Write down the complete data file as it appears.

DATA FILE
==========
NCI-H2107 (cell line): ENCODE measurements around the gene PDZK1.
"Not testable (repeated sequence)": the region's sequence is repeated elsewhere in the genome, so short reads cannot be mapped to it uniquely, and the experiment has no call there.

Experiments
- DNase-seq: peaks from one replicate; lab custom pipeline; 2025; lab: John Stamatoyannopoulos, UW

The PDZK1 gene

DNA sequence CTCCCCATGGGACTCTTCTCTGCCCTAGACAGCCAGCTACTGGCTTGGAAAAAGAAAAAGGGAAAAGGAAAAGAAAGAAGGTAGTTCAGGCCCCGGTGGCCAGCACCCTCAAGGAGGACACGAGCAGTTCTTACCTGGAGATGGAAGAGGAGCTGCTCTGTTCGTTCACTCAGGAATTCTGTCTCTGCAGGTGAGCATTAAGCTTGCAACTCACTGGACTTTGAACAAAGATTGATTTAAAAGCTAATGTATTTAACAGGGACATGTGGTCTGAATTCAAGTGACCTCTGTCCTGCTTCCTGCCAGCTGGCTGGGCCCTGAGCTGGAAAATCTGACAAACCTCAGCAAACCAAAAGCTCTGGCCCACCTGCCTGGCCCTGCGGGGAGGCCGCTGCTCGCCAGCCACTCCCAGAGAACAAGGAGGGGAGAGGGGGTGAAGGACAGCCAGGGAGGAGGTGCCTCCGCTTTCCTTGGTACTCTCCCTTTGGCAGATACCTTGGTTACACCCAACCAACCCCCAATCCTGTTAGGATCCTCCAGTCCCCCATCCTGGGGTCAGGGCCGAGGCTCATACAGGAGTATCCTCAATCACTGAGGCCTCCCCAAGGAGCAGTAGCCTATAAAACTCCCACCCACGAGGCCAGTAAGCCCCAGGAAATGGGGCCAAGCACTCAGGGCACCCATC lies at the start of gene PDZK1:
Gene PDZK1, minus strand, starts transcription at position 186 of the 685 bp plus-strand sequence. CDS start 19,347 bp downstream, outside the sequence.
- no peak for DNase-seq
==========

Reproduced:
NCI-H2107 (cell line): ENCODE measurements around the gene PDZK1.
"Not testable (repeated sequence)": the region's sequence is repeated elsewhere in the genome, so short reads cannot be mapped to it uniquely, and the experiment has no call there.

Experiments
- DNase-seq: peaks from one replicate; lab custom pipeline; 2025; lab: John Stamatoyannopoulos, UW

The PDZK1 gene

DNA sequence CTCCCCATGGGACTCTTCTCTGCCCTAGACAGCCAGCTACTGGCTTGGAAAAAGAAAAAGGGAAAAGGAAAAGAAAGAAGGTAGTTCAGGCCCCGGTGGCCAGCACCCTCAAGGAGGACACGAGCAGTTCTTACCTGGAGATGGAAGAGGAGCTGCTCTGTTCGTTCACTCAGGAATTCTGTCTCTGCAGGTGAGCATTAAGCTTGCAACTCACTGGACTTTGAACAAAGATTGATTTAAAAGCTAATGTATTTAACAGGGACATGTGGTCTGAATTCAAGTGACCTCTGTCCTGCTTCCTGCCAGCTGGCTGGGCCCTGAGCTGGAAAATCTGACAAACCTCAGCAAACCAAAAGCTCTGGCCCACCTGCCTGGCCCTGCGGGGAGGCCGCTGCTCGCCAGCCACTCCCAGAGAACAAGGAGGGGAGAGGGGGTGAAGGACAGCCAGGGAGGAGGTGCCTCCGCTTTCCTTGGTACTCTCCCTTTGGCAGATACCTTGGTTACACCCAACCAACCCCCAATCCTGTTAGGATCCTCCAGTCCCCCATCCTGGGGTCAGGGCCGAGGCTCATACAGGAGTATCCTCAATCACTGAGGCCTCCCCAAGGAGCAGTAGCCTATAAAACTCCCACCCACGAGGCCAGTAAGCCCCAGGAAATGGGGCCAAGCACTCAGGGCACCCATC lies at the start of gene PDZK1:
Gene PDZK1, minus strand, starts transcription at position 186 of the 685 bp plus-strand sequence. CDS start 19,347 bp downstream, outside the sequence.
- no peak for DNase-seq